A handful of high-profile Christian activist groups and conservative legislators have declined to lend their support to Florida’s proposed fetal personhood amendment, an initiative that aims to outlaw abortion and some forms of birth control.

That’s not deterring Personhood Florida leader Bryan Longworth, who says many of those who “have a negative view of the bill have participated in an abortion” and “have to come to grips with the fact that they participated in taking their own child’s life.”

Anti-abortion critics say the initiative is simply too extreme, and are instead supporting legislation like a bill that would require that women seeking an abortion undergo mandatory ultrasounds.

Longworth, who says his group received about 1,000 petitions as a result of a January push, says that he too supports legislative moves like the mandatory-ultrasound bill — but that they don’t go far enough.

“I’m sure Gov. Scott will sign on the ultrasound bill, but it wasn’t that strong last time.” says Longworth. “It had an opt-out, where the woman could just say ‘I don’t want to see it.’ The technology is better, but an ultrasound could still be controlled. And how many babies will actually be saved? I’d vote yes, but we have to be working to end abortions.”

According to Longworth, the lack of an endorsement from powerful groups like the Family Policy Council and the Florida Catholic Conference isn’t enough to derail his group from its ultimate goal of ending abortion in the state.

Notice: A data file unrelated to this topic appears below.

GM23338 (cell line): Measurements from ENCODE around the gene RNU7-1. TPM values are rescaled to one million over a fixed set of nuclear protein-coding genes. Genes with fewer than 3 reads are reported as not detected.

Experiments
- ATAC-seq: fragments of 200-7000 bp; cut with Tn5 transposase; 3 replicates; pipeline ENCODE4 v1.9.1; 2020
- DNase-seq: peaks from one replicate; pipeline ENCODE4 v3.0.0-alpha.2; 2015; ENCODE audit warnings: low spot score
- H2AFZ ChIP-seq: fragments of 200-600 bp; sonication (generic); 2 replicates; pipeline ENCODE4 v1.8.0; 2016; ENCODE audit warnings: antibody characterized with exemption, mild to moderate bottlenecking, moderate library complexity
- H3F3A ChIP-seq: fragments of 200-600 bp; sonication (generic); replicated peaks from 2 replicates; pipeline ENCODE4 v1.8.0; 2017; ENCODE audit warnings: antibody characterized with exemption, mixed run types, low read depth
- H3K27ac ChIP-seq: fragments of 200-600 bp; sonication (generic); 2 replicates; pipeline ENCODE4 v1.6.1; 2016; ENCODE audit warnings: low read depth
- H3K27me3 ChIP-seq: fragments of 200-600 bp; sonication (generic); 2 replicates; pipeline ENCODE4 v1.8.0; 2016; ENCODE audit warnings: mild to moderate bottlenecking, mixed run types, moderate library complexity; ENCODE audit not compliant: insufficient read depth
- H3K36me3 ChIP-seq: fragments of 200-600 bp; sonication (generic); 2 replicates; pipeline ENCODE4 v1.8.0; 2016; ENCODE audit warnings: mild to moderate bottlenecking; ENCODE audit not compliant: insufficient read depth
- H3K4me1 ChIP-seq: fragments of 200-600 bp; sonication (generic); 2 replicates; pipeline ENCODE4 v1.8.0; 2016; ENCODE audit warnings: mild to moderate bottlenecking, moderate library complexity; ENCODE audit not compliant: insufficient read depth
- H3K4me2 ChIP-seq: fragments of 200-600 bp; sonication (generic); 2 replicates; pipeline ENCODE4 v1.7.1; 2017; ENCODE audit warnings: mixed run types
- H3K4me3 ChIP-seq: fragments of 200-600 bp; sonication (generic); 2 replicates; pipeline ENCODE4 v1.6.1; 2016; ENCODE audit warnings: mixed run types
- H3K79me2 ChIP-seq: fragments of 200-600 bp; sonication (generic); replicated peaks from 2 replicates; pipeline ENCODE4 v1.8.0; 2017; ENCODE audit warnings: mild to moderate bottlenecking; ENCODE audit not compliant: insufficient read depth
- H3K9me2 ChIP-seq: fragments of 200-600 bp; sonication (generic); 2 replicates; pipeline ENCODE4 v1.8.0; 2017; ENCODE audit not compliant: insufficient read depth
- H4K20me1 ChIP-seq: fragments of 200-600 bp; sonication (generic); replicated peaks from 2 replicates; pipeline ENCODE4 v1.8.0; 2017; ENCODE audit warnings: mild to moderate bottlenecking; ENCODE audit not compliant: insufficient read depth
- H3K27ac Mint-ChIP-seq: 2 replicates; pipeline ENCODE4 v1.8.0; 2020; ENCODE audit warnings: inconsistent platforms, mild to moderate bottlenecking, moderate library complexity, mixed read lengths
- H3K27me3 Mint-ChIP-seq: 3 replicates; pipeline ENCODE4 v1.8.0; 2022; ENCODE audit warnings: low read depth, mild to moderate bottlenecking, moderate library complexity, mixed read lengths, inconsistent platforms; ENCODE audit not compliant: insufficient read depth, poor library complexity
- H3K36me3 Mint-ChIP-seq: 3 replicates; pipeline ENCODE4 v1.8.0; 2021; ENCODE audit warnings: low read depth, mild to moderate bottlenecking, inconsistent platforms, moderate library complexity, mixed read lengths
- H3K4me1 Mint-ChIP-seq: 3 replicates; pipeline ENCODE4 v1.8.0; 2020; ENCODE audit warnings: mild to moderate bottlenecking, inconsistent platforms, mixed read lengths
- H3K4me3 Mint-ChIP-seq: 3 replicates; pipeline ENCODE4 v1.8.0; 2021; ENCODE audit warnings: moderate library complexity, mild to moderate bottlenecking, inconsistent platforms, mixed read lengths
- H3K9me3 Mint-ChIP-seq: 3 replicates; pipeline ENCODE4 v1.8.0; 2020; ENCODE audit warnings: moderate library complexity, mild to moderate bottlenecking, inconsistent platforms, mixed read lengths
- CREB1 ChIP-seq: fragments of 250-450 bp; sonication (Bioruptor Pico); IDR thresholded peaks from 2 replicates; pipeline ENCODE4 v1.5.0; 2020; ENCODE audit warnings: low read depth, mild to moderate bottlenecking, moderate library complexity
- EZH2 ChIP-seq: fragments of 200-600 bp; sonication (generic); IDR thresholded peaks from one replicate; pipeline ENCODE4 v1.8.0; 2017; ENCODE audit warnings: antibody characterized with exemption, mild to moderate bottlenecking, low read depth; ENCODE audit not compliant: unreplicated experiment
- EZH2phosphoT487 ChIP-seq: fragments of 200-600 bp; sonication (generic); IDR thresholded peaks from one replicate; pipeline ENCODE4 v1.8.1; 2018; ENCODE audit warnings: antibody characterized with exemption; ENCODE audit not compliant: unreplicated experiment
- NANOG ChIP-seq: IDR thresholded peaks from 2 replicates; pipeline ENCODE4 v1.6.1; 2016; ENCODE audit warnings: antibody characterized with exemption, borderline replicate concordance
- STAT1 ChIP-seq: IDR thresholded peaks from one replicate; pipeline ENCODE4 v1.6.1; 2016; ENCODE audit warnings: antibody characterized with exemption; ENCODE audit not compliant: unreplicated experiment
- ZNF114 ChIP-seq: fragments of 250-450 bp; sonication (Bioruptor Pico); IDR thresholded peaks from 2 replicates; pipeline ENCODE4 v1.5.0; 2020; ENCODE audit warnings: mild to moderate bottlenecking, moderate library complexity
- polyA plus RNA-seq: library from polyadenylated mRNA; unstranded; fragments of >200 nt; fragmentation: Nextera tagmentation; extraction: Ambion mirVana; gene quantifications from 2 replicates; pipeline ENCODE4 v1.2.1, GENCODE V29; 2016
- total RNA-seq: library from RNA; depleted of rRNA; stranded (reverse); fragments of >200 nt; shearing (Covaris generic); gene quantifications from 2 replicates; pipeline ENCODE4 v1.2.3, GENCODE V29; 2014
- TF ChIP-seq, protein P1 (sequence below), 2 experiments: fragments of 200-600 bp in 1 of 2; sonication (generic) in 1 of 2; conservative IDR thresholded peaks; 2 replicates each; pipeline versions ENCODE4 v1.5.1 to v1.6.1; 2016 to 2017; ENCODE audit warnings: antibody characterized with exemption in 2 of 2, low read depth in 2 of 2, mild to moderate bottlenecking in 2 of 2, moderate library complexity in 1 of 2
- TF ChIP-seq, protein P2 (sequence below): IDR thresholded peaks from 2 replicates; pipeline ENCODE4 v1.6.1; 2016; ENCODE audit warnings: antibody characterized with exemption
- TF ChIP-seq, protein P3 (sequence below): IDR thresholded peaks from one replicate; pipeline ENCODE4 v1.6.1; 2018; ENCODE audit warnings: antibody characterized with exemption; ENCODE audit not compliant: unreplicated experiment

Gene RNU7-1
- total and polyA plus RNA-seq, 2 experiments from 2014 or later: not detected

In fact, Longworth fully expects those groups to come around over time.

“We frankly believe that those groups will change their mind,” he says. “When we get the signatures, they’ll see that we are serious. It has taken us longer because they haven’t come on board, but we’re building a network. In four years, we’ll have a larger organization than they have.”

Even if the Personhood Amendment never materializes, Longworth is adamant that his group will not give up. “If we don’t win, we’ll start over and do it again,” he says. “We will keep on until we succeed.”

Fetal personhood supporters often make allusions to historical movements such as women’s suffrage when touting their cause, and Longworth says that his group uses the anti-slavery movement as a template: “It took some trickery, but in the end … slavery was ended.”

Big-name pro-choice groups like Planned Parenthood and Progress Florida have come out harshly against the personhood initiative, calling it a product of “radical anti-choice extremists.”

Longworth argues that Personhood Florida’s opponents may have their own personal reasons for fighting his efforts.

“A lot of the people who have a negative view of the bill have participated in an abortion,” he says. “They have to come to grips with the fact that they participated in taking their own child’s life.”

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